sure Stener in this hour. The banker was too young, too 
new. Mollenhauer was older, richer. So was Simpson; 
so was Butler. These men, with their wealth, represented 
the big forces, the big standards in his world as yet. 
Mollenhauer's word, as long as he, Stener, had been 
dealing with Cowperwood, and as much as he had pros- 
pered, was still a law to him. And besides, Cowperwood 
confessed that he was in great danger—that he was in a 
corner. That was the worst possible confession to make 
to Stener—although under the circumstances it was the 
only one that could be made—for he had no courage to 
face danger. 
So he sat beside Cowperwood meditating—pale, flaccid, 
unable to see the main line of his interests quickly, unable 
to follow them definitely, surely, vigorously—while they 
drove to his office. Cowperwood entered it with him for 
the sake of continuing his plea. 
"Well, George," he said, earnestly, " I wish you'd tell 
me. Time's short. We haven't a moment to lose. Give 
me the money, won't you, and I'll get out of this quick.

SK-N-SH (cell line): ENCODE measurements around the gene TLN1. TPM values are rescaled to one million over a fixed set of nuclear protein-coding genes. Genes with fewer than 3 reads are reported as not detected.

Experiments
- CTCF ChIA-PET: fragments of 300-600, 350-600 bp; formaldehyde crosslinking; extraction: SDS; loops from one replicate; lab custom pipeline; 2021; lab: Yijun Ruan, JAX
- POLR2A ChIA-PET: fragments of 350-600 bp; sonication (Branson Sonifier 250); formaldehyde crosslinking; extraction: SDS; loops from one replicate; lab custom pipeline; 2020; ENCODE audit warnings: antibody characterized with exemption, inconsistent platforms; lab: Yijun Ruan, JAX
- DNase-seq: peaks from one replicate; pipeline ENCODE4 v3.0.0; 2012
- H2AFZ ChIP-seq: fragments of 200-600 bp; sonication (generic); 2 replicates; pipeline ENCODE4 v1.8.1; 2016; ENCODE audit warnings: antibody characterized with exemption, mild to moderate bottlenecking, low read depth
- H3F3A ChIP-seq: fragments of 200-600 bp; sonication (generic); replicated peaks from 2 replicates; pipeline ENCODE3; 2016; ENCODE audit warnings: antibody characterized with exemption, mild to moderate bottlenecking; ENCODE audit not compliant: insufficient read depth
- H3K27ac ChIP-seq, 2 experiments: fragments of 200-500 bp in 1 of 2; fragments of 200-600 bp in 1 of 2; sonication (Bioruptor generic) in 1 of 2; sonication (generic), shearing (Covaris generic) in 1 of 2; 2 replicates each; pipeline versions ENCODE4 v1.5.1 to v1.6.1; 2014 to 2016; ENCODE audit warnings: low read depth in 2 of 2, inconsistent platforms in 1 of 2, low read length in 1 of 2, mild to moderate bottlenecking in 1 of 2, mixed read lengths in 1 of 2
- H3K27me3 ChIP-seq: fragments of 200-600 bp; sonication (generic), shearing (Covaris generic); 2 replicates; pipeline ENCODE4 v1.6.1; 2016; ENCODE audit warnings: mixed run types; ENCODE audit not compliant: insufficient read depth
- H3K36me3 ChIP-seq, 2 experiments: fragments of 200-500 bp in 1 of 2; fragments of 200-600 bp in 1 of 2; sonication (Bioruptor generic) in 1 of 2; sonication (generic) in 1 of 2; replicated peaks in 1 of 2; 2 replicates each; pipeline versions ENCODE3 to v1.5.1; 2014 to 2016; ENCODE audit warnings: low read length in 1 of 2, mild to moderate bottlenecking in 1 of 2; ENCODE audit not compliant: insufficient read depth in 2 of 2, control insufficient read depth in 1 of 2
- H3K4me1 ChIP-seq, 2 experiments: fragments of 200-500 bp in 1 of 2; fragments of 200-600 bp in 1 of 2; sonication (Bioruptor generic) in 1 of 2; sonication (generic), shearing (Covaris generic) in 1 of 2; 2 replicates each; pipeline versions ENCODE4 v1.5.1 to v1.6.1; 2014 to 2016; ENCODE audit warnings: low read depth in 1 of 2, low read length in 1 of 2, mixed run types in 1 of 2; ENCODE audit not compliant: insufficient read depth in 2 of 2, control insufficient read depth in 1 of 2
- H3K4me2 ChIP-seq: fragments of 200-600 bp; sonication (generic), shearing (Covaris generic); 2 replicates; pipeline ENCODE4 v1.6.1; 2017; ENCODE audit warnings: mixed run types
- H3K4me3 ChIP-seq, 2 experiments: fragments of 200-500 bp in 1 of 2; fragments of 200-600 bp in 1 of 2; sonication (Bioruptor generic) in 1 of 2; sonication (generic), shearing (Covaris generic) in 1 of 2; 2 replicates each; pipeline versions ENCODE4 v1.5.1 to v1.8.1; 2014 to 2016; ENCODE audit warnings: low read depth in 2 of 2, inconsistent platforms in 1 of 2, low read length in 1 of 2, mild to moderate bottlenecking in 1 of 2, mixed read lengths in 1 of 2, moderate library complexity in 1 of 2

We haven't a moment, I tell you. Don't let those people 
frighten you off. They're playing their own little game; 
you play yours." 
"I can't, Frank," said Stener, finally, very weakly, his 
sense of his own financial future, successful and wonder- 
ful, overcome for the time being by the thought of Mol- 
lenhauer's hard, controlling face. The latter was his 
political God. He (Stener) was but one among many ser- 
vitors. " I'll have to think. I can't do it right now. 
Strobik was just in here, and—" 
"Good God, George," exclaimed Cowperwood, scorn- 
fully, " don't talk about Strobik ! What's he got to do 
with it? Think of yourself. Think of where you will 
be. It's your future—not Strobik's—that you have to 
think of." 
"I know, Frank," persisted Stener, weakly; "but, 
really, I don't see how I can. Honestly I don't. You